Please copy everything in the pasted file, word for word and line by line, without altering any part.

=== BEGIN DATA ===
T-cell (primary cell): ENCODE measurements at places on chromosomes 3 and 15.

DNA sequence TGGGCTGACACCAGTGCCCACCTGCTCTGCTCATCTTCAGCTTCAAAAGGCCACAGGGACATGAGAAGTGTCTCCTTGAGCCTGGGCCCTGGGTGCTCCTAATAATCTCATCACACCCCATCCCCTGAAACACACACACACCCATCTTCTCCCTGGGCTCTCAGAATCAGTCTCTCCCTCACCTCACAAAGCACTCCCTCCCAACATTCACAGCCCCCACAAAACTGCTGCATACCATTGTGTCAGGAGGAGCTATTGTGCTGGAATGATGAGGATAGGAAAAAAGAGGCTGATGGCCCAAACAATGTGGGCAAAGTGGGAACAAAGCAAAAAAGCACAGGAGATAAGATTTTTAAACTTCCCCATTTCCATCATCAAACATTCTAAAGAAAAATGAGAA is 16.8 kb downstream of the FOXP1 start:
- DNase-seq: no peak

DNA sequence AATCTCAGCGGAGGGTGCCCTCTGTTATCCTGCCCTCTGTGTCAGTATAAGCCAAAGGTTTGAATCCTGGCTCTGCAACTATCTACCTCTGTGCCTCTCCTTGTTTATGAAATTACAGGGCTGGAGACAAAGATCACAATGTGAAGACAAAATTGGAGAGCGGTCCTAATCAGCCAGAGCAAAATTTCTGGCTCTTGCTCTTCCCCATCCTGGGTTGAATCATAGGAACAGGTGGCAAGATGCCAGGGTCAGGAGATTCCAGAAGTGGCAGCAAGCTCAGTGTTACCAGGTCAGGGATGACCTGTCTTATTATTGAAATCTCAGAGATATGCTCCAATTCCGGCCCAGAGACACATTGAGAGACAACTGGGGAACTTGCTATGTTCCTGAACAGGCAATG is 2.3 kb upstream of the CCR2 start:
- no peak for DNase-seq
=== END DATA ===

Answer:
T-cell (primary cell): ENCODE measurements at places on chromosomes 3 and 15.

DNA sequence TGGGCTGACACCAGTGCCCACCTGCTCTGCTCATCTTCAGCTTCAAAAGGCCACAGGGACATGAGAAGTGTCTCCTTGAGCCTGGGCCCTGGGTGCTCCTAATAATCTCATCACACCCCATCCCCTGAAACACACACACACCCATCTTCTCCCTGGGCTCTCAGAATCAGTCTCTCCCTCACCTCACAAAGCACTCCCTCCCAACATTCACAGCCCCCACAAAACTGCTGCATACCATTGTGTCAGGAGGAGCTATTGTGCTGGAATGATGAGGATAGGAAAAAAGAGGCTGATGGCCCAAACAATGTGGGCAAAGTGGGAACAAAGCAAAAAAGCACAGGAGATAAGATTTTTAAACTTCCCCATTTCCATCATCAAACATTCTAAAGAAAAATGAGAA is 16.8 kb downstream of the FOXP1 start:
- DNase-seq: no peak

DNA sequence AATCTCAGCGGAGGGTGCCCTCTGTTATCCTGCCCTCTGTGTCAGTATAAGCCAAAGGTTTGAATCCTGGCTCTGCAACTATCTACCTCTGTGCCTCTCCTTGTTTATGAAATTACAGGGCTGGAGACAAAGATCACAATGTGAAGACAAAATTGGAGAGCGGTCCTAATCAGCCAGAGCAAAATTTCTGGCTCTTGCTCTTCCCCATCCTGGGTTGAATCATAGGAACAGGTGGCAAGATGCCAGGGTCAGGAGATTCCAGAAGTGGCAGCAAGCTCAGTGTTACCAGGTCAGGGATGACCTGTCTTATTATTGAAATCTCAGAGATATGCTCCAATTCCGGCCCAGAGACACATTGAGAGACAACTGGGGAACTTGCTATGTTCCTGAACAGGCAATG is 2.3 kb upstream of the CCR2 start:
- no peak for DNase-seq